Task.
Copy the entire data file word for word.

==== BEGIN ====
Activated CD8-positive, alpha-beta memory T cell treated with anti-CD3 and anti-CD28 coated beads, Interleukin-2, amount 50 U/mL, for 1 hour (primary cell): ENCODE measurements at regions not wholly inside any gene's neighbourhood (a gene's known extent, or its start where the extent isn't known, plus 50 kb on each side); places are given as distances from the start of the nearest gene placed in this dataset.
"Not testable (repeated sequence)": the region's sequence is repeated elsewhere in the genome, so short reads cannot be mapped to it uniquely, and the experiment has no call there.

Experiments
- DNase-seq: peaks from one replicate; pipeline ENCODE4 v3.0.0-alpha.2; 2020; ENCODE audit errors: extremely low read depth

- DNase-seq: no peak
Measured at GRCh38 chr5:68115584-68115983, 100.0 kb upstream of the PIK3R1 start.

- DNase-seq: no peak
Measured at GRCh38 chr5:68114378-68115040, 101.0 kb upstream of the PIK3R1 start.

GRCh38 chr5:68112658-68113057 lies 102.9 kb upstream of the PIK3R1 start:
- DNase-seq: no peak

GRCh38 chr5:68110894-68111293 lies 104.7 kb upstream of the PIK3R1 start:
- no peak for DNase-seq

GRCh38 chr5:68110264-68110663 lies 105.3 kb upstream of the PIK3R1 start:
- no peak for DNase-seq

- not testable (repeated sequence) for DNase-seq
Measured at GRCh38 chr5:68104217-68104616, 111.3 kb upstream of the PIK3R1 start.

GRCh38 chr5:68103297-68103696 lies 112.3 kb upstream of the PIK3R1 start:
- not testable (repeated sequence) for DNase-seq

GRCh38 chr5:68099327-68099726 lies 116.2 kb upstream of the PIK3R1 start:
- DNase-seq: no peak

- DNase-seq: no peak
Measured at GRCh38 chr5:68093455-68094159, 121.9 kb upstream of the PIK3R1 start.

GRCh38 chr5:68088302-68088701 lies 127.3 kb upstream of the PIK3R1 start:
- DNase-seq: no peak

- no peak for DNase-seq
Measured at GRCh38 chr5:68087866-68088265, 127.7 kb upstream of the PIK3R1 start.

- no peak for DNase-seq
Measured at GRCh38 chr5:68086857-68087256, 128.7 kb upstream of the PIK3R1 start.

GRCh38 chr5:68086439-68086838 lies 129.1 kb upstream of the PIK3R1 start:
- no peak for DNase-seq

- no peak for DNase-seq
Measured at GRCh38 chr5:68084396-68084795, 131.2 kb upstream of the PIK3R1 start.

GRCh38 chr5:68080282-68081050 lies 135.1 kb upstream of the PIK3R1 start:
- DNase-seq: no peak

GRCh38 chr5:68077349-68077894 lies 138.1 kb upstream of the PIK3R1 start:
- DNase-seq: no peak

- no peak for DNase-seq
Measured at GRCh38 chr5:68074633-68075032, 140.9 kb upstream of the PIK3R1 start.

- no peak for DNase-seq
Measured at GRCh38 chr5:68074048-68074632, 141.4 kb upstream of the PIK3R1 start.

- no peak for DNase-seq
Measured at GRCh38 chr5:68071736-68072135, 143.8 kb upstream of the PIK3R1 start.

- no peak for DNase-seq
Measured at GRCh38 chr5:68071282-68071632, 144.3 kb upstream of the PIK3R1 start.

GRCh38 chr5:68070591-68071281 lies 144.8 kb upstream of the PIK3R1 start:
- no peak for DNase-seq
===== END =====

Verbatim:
Activated CD8-positive, alpha-beta memory T cell treated with anti-CD3 and anti-CD28 coated beads, Interleukin-2, amount 50 U/mL, for 1 hour (primary cell): ENCODE measurements at regions not wholly inside any gene's neighbourhood (a gene's known extent, or its start where the extent isn't known, plus 50 kb on each side); places are given as distances from the start of the nearest gene placed in this dataset.
"Not testable (repeated sequence)": the region's sequence is repeated elsewhere in the genome, so short reads cannot be mapped to it uniquely, and the experiment has no call there.

Experiments
- DNase-seq: peaks from one replicate; pipeline ENCODE4 v3.0.0-alpha.2; 2020; ENCODE audit errors: extremely low read depth

- DNase-seq: no peak
Measured at GRCh38 chr5:68115584-68115983, 100.0 kb upstream of the PIK3R1 start.

- DNase-seq: no peak
Measured at GRCh38 chr5:68114378-68115040, 101.0 kb upstream of the PIK3R1 start.

GRCh38 chr5:68112658-68113057 lies 102.9 kb upstream of the PIK3R1 start:
- DNase-seq: no peak

GRCh38 chr5:68110894-68111293 lies 104.7 kb upstream of the PIK3R1 start:
- no peak for DNase-seq

GRCh38 chr5:68110264-68110663 lies 105.3 kb upstream of the PIK3R1 start:
- no peak for DNase-seq

- not testable (repeated sequence) for DNase-seq
Measured at GRCh38 chr5:68104217-68104616, 111.3 kb upstream of the PIK3R1 start.

GRCh38 chr5:68103297-68103696 lies 112.3 kb upstream of the PIK3R1 start:
- not testable (repeated sequence) for DNase-seq

GRCh38 chr5:68099327-68099726 lies 116.2 kb upstream of the PIK3R1 start:
- DNase-seq: no peak

- DNase-seq: no peak
Measured at GRCh38 chr5:68093455-68094159, 121.9 kb upstream of the PIK3R1 start.

GRCh38 chr5:68088302-68088701 lies 127.3 kb upstream of the PIK3R1 start:
- DNase-seq: no peak

- no peak for DNase-seq
Measured at GRCh38 chr5:68087866-68088265, 127.7 kb upstream of the PIK3R1 start.

- no peak for DNase-seq
Measured at GRCh38 chr5:68086857-68087256, 128.7 kb upstream of the PIK3R1 start.

GRCh38 chr5:68086439-68086838 lies 129.1 kb upstream of the PIK3R1 start:
- no peak for DNase-seq

- no peak for DNase-seq
Measured at GRCh38 chr5:68084396-68084795, 131.2 kb upstream of the PIK3R1 start.

GRCh38 chr5:68080282-68081050 lies 135.1 kb upstream of the PIK3R1 start:
- DNase-seq: no peak

GRCh38 chr5:68077349-68077894 lies 138.1 kb upstream of the PIK3R1 start:
- DNase-seq: no peak

- no peak for DNase-seq
Measured at GRCh38 chr5:68074633-68075032, 140.9 kb upstream of the PIK3R1 start.

- no peak for DNase-seq
Measured at GRCh38 chr5:68074048-68074632, 141.4 kb upstream of the PIK3R1 start.

- no peak for DNase-seq
Measured at GRCh38 chr5:68071736-68072135, 143.8 kb upstream of the PIK3R1 start.

- no peak for DNase-seq
Measured at GRCh38 chr5:68071282-68071632, 144.3 kb upstream of the PIK3R1 start.

GRCh38 chr5:68070591-68071281 lies 144.8 kb upstream of the PIK3R1 start:
- no peak for DNase-seq